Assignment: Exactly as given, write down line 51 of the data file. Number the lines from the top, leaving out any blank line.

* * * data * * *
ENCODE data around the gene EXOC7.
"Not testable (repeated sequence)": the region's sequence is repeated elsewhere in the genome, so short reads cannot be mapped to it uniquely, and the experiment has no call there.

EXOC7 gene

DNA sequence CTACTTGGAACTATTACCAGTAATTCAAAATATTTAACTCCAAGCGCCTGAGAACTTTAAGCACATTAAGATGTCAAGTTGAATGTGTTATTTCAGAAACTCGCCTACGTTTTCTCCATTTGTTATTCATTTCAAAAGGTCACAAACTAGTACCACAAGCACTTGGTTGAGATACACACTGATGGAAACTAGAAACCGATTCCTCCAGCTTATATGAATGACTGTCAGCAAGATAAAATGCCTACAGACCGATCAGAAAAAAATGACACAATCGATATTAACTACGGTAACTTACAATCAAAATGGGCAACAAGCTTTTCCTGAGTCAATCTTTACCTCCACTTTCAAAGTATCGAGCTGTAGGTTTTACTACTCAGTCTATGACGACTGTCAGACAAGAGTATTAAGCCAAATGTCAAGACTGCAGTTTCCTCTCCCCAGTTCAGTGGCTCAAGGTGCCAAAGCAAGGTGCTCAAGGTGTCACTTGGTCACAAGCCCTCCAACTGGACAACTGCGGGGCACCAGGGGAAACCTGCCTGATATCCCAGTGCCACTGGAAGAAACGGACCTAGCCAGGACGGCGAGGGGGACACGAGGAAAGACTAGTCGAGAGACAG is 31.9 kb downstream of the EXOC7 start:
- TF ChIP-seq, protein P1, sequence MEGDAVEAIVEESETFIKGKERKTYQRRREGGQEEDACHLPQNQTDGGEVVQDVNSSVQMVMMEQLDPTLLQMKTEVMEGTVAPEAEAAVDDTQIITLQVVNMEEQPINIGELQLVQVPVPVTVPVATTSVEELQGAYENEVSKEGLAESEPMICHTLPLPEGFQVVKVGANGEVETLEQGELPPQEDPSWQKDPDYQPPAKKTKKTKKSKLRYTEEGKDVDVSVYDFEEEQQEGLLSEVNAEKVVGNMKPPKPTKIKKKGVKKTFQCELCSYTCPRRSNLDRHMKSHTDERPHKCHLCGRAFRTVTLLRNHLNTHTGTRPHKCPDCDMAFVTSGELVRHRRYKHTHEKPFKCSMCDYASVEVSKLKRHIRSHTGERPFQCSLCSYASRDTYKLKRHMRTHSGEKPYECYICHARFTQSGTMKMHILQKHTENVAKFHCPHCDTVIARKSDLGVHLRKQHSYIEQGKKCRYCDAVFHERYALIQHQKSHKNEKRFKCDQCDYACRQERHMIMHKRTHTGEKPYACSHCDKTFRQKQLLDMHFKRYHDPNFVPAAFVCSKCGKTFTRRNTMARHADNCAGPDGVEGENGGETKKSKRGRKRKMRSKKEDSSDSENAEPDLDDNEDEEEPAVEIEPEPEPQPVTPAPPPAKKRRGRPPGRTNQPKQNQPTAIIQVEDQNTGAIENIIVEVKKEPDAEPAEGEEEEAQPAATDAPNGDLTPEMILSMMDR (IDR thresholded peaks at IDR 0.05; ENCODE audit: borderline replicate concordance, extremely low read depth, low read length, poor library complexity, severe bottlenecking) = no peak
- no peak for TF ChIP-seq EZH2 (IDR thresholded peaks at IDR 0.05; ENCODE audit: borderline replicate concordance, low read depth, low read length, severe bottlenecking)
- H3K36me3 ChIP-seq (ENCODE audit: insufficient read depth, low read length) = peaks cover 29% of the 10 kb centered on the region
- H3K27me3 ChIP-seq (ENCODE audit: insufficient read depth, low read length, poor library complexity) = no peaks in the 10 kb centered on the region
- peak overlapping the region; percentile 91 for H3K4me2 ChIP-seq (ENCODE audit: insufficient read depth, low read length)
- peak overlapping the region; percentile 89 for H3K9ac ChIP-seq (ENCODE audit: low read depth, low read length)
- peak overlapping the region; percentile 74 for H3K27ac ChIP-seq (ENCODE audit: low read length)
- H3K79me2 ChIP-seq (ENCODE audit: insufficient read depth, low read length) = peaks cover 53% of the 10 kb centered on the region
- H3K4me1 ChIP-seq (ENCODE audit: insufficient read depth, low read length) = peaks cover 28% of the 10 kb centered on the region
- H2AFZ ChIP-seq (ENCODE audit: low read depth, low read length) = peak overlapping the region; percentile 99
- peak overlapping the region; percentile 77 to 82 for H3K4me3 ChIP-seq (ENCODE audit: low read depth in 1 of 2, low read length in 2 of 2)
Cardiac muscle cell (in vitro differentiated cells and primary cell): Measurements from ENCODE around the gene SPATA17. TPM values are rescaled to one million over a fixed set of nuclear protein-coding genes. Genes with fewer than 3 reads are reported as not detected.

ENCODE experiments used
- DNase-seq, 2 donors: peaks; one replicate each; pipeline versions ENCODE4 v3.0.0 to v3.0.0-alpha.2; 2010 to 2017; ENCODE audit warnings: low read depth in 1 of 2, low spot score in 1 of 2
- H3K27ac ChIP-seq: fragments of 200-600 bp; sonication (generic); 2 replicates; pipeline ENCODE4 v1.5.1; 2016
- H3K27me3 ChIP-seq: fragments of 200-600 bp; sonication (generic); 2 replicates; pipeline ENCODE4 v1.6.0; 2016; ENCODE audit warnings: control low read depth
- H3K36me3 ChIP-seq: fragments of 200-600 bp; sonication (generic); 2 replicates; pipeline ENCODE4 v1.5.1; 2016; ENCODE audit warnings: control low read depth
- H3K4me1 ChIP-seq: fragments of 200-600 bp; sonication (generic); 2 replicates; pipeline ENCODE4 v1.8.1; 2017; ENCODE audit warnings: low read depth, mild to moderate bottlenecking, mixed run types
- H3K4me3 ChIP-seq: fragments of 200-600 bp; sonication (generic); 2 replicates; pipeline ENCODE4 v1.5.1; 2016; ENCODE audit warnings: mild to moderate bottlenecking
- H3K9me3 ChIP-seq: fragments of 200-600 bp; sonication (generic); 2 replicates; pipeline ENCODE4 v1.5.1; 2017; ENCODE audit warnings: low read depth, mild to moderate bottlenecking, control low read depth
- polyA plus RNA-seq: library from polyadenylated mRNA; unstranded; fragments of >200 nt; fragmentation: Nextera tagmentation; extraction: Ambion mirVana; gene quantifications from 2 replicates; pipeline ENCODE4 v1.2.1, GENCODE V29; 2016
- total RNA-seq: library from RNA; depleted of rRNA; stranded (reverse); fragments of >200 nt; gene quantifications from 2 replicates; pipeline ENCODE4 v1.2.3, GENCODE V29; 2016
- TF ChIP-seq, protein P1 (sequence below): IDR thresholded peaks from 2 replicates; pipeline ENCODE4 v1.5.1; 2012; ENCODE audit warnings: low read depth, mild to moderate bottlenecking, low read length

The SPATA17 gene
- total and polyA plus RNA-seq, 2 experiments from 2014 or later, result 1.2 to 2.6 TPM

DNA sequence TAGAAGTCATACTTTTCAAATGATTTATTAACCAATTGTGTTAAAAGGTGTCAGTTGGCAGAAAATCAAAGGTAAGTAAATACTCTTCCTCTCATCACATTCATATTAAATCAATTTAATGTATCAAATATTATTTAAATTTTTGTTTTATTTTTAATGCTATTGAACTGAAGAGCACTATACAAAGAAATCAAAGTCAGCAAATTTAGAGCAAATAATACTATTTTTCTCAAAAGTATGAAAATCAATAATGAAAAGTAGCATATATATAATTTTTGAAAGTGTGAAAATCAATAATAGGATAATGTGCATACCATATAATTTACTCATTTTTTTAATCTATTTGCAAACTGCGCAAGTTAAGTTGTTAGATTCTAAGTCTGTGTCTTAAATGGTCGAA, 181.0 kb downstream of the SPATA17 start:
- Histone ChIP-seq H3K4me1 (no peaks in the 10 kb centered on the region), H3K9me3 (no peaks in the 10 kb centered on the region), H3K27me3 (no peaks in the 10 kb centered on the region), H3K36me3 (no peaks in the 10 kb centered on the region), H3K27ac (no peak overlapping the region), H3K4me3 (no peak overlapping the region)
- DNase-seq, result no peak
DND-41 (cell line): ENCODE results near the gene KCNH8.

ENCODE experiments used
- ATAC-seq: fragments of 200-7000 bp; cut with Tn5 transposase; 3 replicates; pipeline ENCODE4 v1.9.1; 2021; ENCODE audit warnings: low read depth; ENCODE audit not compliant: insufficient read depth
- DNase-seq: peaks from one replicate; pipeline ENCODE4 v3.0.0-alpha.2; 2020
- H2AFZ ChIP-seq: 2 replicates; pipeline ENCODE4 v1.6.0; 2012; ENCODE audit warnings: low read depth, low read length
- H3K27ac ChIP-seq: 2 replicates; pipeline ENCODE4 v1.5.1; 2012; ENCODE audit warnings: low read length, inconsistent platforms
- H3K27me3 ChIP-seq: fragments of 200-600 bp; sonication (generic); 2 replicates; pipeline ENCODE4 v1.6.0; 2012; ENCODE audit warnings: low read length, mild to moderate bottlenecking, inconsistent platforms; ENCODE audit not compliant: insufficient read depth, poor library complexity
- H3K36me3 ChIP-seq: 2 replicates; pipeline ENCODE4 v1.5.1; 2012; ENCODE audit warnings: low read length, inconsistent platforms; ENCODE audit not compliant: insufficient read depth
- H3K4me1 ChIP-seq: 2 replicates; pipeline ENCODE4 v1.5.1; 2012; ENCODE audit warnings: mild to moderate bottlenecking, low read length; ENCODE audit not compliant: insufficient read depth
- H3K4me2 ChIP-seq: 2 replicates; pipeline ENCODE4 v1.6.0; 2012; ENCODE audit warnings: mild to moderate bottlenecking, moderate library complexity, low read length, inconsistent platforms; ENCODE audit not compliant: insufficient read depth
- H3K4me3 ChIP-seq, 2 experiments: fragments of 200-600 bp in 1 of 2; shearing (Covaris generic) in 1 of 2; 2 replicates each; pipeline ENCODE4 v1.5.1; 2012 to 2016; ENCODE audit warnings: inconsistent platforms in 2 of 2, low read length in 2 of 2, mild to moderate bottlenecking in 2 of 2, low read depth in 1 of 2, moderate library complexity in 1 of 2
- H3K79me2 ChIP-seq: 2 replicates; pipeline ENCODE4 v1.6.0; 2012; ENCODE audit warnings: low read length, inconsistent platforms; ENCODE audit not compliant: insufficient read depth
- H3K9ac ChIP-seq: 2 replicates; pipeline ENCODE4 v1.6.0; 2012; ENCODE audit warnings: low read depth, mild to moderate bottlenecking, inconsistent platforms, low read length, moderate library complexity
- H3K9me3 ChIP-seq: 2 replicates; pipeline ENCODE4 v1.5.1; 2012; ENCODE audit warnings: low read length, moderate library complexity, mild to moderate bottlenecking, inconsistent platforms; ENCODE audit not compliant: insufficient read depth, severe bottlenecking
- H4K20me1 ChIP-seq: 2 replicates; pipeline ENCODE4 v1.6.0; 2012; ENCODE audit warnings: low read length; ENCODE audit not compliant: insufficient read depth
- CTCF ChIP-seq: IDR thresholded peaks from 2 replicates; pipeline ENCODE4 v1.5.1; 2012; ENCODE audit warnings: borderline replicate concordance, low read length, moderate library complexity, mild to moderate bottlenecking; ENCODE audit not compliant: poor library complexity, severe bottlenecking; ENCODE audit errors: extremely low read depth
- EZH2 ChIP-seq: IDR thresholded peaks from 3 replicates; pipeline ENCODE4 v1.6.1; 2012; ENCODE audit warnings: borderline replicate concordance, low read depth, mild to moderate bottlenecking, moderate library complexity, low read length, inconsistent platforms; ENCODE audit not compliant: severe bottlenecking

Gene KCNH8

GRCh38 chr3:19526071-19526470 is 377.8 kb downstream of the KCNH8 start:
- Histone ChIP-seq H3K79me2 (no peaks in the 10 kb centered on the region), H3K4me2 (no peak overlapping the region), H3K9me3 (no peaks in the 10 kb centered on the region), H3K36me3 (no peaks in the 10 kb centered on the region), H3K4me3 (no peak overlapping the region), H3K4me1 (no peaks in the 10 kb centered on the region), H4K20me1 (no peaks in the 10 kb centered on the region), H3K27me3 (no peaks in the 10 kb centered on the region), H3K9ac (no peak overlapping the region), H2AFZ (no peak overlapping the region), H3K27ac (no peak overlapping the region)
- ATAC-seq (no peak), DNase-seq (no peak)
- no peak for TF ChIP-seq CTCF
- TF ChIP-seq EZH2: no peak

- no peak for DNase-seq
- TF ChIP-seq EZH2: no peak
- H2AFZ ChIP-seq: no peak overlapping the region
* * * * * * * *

GRCh38 chr3:19526071-19526470 is 377.8 kb downstream of the KCNH8 start: